Inside EPA’s Dawn Reeves reports this afternoon that EPA tomorrow will publish in the Federal Register a proposal of the agency’s signature climate policy, the Carbon Pollution Standard. To much fanfare, EPA Administrator Gina McCarthy last September 20 unveiled a pre-publication version of the proposal, but the measure takes affect only after it’s been published in the Federal Register. It remains unknown why the rule was held up for an unusually long three and a half month delay, but last week I speculated that the agency was having difficulty adopting a legal justification for its proposed determination that all new coal-fired power plants must install carbon capture and sequestration (CCS). In order for the Carbon Pollution Standard to pass judicial review, CCS technology must be “commercially viable.” As I’ve written repeatedly, legal precedent together with market realities strongly indicate that CCS has not been adequately demonstrated, and is, therefore, an impermissible basis for the proposed regulation.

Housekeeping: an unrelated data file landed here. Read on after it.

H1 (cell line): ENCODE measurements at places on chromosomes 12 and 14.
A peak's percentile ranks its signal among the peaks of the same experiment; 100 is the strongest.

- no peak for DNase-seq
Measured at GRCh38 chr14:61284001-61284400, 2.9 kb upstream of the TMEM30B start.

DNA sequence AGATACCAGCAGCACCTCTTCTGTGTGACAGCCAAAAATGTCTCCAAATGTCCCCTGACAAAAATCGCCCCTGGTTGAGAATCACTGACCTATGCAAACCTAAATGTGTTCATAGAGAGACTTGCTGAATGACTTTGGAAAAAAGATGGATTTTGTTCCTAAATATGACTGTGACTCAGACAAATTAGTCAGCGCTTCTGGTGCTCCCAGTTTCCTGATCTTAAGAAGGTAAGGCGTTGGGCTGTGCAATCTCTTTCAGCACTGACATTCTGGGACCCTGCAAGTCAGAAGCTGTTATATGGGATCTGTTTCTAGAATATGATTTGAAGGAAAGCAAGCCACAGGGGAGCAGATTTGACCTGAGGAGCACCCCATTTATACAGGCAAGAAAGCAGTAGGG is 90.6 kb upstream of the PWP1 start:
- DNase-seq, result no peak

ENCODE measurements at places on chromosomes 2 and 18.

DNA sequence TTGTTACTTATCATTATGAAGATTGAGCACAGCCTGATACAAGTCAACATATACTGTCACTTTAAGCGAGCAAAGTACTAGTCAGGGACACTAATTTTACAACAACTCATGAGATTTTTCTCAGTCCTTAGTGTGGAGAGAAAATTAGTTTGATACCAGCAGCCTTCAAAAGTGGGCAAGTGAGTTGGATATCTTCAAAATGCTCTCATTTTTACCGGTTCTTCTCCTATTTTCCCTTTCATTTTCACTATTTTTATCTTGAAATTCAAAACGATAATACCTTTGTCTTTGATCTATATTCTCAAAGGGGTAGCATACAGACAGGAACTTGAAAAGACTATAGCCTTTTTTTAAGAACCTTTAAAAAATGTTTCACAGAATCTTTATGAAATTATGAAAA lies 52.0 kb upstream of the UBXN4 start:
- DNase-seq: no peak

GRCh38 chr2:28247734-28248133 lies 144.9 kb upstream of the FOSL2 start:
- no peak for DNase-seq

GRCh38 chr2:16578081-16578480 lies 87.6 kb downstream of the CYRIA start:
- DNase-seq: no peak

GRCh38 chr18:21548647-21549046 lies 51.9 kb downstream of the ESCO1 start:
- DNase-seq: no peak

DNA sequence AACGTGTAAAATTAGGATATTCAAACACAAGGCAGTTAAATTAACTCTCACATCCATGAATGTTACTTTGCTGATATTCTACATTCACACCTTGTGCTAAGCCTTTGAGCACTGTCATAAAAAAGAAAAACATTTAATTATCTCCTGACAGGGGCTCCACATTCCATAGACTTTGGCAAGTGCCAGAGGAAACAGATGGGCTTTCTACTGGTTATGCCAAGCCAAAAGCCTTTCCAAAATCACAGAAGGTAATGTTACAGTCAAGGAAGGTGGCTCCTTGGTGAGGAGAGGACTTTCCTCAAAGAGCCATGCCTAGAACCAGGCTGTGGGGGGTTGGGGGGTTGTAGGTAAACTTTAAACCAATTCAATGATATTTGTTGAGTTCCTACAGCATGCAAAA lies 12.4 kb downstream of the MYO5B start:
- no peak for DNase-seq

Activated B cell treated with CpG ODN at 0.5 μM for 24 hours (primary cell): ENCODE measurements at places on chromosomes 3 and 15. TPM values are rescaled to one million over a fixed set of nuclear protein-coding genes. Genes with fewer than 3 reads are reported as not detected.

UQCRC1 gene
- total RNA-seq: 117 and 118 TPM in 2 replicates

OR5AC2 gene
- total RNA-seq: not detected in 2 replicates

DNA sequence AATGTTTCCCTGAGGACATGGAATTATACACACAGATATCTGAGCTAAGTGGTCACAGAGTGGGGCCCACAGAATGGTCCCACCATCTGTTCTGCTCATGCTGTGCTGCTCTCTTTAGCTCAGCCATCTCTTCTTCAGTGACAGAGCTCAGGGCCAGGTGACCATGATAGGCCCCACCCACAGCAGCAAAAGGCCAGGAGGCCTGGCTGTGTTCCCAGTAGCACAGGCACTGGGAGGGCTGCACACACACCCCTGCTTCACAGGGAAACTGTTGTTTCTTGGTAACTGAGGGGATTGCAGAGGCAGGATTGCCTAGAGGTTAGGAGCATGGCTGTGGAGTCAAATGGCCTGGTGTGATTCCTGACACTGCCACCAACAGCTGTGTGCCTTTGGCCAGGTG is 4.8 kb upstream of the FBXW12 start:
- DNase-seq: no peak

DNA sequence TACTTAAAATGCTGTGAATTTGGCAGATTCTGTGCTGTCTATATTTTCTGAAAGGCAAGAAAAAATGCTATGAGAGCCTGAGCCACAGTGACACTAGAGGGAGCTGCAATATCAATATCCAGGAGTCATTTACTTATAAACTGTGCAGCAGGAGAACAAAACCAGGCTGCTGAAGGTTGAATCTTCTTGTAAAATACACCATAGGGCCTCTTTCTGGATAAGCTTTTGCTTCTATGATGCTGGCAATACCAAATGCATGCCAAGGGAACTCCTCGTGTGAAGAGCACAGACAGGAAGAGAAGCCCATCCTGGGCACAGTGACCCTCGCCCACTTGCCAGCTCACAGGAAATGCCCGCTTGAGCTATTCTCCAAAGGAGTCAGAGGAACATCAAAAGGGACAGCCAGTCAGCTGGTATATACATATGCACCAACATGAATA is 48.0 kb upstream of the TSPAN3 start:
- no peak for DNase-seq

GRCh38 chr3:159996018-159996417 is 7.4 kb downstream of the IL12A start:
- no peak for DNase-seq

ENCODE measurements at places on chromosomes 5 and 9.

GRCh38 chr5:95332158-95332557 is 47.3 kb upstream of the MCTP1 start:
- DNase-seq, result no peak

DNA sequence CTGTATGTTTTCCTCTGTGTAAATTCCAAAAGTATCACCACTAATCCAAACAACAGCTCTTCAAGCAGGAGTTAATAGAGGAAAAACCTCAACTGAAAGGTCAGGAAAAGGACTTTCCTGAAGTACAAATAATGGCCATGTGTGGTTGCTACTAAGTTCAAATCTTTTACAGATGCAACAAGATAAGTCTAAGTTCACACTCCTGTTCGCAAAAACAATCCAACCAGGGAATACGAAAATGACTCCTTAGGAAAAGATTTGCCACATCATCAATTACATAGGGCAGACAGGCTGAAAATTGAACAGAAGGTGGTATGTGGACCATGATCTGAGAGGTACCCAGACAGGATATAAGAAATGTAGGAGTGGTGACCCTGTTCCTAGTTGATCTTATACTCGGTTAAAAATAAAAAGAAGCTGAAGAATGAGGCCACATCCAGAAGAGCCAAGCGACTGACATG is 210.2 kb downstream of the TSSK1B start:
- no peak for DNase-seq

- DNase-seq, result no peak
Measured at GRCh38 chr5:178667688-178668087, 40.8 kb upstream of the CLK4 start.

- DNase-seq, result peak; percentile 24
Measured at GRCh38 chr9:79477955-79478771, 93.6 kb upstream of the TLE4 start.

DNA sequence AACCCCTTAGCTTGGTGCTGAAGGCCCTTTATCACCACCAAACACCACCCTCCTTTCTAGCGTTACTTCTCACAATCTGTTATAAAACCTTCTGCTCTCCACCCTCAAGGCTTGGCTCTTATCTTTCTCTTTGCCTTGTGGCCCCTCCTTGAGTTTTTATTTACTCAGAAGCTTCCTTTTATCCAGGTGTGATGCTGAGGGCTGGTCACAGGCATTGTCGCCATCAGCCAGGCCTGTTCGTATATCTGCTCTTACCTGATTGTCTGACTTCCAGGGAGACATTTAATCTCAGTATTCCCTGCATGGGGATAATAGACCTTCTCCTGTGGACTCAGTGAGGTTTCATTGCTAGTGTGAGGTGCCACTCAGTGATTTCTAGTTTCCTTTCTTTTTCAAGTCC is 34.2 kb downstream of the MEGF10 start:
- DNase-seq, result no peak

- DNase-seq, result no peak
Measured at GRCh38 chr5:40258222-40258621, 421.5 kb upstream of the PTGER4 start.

I’ve not yet had the time to read the final proposal, a copy of which is available here, but InsideEPA’s Reeves reports that it has not changed significantly from the pre-publication version. Instead, sources tell Reeves that the agency has bolstered its explanation that CCS is (supposedly) commercially viable in supporting documentation, which isn’t yet publicly available. That material should be posted online tomorrow, at which time I’ll pour over it and report back to you. Stay tuned!